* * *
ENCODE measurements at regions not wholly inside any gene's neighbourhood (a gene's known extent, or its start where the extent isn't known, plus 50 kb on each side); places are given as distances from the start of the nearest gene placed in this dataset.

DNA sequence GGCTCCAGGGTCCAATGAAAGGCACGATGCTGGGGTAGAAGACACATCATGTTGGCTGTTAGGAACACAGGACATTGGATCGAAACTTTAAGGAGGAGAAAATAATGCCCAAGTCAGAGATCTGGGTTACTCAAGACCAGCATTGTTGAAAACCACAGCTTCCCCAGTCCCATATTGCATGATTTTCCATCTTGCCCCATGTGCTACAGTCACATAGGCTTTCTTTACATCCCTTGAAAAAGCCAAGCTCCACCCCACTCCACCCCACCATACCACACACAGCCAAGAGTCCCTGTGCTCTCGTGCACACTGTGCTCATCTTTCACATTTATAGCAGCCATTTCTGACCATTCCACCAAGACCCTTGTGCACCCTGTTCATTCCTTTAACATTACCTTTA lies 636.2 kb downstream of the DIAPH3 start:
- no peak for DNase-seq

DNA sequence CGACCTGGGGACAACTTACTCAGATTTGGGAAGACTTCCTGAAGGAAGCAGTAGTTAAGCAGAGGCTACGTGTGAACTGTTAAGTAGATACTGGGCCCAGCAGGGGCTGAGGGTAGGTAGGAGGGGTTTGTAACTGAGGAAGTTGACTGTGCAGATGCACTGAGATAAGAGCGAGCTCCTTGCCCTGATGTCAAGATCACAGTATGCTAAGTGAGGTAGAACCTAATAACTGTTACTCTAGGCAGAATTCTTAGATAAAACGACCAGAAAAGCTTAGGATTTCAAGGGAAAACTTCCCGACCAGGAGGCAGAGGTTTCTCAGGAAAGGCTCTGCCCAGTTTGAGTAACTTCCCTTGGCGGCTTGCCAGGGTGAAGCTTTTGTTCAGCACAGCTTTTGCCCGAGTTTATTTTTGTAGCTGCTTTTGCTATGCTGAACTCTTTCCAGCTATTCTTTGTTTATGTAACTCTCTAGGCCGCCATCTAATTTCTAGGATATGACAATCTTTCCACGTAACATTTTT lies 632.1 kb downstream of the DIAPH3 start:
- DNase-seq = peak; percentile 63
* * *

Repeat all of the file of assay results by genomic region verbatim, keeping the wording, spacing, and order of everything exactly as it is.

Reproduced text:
ENCODE measurements at regions not wholly inside any gene's neighbourhood (a gene's known extent, or its start where the extent isn't known, plus 50 kb on each side); places are given as distances from the start of the nearest gene placed in this dataset.

DNA sequence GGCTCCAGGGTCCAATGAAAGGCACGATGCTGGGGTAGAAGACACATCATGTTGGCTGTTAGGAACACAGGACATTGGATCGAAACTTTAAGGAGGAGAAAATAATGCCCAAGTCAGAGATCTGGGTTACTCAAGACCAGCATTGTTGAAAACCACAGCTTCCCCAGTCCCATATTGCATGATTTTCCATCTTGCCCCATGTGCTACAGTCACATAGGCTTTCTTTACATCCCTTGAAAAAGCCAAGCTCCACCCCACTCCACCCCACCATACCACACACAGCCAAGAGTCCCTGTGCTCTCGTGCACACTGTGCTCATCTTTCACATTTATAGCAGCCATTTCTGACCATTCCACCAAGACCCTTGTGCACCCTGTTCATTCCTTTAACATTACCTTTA lies 636.2 kb downstream of the DIAPH3 start:
- no peak for DNase-seq

DNA sequence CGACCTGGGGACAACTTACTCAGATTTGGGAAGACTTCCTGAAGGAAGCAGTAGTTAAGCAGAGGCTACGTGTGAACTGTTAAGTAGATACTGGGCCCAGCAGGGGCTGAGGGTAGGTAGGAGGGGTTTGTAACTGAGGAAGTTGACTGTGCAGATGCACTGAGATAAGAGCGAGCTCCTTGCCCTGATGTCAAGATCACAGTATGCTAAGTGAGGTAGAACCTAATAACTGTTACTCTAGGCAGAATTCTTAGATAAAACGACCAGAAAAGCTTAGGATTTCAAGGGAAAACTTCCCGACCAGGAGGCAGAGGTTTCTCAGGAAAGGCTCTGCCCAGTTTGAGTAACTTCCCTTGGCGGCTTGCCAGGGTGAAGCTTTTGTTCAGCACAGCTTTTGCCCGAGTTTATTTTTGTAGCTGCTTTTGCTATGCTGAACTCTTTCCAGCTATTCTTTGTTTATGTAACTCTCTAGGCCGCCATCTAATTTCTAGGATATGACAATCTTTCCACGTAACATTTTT lies 632.1 kb downstream of the DIAPH3 start:
- DNase-seq = peak; percentile 63